By Kayleigh Karutis
Most millennials--most people, whether Gen X, Gen Y, baby boomers, or otherwise--are pretty much glued to their mobile devices these days. How many of us have captured a moment solely to share it on Facebook or Instagram? How many of us have then spent the time we should have spent enjoying our experience obsessively checking our phones to see how many likes or follows or retweets we’ve gotten?
The proliferation of social media in the past decade or so has led to unplug-yourself bootcamps and digital detoxes, all focused on restoring a sense of humanity in participants who’ve based their value on the number of followers their Twitter account has.
David Egger’s most recent book “The Circle,” soon to be a feature film starring Tom Hanks and Emma Watson, is a digital detox in word form. Need something to help break your addiction to your mobile devices and digital existence? Read this book. You may find your fingers no longer itch to tap the Facebook or Instagram icon on your phone quite as often.
The book focuses on the life and aspirations of protagonist Mae, a young woman beginning her first day of work at the Circle. The Circle is a futuristic tech and social media company that basically amounts to Google, Facebook, Twitter and Disneyland all rolled into one massive campus.
The cult-like aspects of the Circle’s culture begin to emerge from day one, as Mae is instructed to create (and then chided for not completing) a personal profile that acts as her face to the Circle community. She’s soon spending all her spare time focused on increasing her “Participation Rank” through commenting, liking and reposting content shared by other employees.
Soon enough she’s eschewing her own apartment, which has become increasingly neglected and, as a result, undesirable, to remain on campus at all times in the dorm-like domiciles created just for Circle employees. She dons a wearable camera that tracks her movements to all her followers, and the mantra “Secrets are lies, privacy is theft” becomes the rule of the day. She mocks her parents and former boyfriend for preferring a simpler life, and can’t understand why they don’t want to utilize the power of the network to solve every challenge they face.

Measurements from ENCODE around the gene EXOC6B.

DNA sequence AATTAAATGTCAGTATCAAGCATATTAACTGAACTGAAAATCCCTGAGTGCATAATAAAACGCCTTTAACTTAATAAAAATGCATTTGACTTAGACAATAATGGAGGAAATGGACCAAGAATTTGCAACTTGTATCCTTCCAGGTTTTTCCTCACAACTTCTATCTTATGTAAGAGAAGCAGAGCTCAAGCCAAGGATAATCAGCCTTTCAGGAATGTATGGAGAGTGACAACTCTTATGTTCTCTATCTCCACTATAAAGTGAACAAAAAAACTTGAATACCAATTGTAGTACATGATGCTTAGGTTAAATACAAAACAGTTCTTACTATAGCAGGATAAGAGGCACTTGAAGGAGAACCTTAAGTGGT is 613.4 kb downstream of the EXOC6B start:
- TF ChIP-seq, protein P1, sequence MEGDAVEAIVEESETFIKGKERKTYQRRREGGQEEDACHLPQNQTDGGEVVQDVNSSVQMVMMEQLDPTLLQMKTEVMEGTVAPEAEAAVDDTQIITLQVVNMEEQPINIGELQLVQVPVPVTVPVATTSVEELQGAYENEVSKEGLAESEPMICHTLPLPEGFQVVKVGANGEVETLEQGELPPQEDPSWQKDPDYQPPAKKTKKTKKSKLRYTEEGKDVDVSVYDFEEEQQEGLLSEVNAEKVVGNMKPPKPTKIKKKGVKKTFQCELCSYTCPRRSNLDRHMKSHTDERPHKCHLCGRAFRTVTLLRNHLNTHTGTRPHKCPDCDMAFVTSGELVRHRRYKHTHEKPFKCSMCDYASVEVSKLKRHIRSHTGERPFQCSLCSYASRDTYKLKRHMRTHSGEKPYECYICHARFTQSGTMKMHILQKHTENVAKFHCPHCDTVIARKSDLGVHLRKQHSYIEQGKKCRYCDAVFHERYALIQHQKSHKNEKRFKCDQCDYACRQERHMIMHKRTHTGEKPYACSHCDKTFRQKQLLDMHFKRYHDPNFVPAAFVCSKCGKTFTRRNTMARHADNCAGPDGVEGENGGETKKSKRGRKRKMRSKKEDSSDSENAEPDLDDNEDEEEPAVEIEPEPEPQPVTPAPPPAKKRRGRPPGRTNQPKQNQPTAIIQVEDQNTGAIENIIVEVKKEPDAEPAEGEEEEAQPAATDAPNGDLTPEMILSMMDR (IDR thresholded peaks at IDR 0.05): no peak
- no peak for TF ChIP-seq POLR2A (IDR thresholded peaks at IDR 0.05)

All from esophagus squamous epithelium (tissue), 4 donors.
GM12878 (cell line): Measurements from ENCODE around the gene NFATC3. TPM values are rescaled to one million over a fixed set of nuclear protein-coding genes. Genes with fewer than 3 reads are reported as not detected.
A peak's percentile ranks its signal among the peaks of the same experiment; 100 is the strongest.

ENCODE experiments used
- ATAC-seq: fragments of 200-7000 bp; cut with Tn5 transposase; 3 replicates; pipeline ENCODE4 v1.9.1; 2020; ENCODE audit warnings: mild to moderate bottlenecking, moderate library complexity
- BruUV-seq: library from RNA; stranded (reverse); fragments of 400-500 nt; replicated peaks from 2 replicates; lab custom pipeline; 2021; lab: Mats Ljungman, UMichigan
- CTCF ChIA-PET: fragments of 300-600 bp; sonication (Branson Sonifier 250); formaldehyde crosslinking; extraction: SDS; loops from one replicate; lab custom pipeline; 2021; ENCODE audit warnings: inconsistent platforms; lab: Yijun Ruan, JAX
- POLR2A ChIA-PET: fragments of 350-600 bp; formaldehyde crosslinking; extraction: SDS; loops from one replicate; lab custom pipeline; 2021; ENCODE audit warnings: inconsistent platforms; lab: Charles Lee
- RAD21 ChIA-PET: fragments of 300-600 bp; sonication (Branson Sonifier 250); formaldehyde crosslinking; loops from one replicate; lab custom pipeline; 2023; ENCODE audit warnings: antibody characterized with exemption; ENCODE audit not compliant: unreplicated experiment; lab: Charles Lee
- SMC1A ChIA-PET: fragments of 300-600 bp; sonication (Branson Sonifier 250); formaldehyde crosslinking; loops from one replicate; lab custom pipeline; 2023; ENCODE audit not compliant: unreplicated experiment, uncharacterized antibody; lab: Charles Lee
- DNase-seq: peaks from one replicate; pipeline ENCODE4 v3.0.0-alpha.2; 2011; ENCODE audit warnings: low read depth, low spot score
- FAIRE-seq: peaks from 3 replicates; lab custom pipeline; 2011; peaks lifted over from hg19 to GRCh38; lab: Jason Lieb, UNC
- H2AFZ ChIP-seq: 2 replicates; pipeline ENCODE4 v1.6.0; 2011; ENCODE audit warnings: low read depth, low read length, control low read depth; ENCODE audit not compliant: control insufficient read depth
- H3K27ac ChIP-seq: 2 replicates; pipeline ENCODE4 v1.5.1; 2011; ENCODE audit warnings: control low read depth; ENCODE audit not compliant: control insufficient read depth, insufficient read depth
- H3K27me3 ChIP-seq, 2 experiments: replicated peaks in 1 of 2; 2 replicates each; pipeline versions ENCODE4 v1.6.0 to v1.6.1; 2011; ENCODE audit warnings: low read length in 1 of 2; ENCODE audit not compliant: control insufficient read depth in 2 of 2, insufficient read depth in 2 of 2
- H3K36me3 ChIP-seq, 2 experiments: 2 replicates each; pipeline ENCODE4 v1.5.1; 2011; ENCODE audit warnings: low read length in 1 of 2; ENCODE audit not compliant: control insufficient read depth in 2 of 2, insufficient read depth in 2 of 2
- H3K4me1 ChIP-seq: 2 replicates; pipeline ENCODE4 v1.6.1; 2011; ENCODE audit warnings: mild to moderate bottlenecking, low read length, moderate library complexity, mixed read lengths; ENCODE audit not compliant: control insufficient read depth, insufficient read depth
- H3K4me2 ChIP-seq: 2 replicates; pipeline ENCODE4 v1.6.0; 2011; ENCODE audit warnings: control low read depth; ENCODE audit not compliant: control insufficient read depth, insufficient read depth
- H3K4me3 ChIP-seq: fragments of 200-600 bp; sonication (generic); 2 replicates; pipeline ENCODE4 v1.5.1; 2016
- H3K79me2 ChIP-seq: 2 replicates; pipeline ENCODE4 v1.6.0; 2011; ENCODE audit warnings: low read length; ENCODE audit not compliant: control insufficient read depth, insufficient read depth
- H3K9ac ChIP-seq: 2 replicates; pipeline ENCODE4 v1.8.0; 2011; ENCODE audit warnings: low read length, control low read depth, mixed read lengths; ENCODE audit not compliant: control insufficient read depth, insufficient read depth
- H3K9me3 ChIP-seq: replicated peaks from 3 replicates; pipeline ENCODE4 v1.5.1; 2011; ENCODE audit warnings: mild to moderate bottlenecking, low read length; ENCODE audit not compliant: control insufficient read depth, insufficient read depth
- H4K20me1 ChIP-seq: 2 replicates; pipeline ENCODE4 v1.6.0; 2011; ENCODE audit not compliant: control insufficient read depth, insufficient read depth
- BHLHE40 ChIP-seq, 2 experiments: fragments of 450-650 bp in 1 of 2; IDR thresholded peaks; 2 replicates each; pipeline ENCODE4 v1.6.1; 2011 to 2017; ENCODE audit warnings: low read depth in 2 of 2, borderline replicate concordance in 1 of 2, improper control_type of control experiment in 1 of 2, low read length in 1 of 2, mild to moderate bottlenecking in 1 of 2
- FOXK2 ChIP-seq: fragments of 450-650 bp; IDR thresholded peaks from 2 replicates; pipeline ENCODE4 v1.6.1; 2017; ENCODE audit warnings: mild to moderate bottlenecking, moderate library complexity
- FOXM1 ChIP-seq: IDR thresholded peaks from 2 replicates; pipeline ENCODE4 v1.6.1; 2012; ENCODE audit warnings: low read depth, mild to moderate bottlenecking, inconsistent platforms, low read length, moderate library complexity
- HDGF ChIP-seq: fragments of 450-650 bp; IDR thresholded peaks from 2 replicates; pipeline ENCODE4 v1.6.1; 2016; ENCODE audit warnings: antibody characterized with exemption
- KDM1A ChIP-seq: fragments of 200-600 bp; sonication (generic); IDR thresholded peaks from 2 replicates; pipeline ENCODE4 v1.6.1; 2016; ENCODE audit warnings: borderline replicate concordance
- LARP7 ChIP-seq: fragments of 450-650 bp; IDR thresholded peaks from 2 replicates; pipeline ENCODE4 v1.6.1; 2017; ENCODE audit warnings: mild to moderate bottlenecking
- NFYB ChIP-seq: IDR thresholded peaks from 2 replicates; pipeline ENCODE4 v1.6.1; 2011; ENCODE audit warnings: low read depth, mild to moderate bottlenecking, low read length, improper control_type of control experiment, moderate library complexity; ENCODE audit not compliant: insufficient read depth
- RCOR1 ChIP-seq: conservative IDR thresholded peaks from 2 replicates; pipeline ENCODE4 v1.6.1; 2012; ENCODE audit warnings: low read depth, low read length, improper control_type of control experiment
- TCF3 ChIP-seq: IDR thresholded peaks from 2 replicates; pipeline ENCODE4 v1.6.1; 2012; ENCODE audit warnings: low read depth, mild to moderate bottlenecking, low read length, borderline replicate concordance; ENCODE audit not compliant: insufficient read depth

Through it all, she’s engaging in a mysterious affair with a fellow Circler whose identity she can’t seem to ascertain, and whose messages grow increasingly worrisome as the Circle’s efforts to eliminate privacy grow.
Egger’s narrative follows the same pace of acceleration as our culture’s obsession with social media. The novel begins with a spark, then builds to a slow burn as the reader senses growing unease. The fire builds as Mae sinks further into the cult, whose motives she sometimes questions, only to dismiss her own concerns as silly. The reader may find that questions raised in previous pages now seem a bit less important, as the insidious Circle “logic” casts doubt upon doubt.
The fire builds faster as Mae descends into the Circle, and the narrative flies by until its abrupt and pivotal ending. It’s hard to put down, and the plot’s rapid acceleration only fans the flames. A reader might end up devouring the last hundred pages in one final, glutinous effort.
Everything about “The Circle” echoes the tendencies and emotions attached to social media. It’s so easy to become entrenched in it - to base ones opinion of themselves on how well or poorly their latest post performed. It can be vicious and unforgiving while simultaneously inspiring and affirming.
After putting “The Circle” down, you may want to unplug for a while. Don’t resist this urge. Instead, take solace in the fact that you’ve read a paper-and-ink work of fiction - and didn’t spend an hour scrolling through your newsfeed instead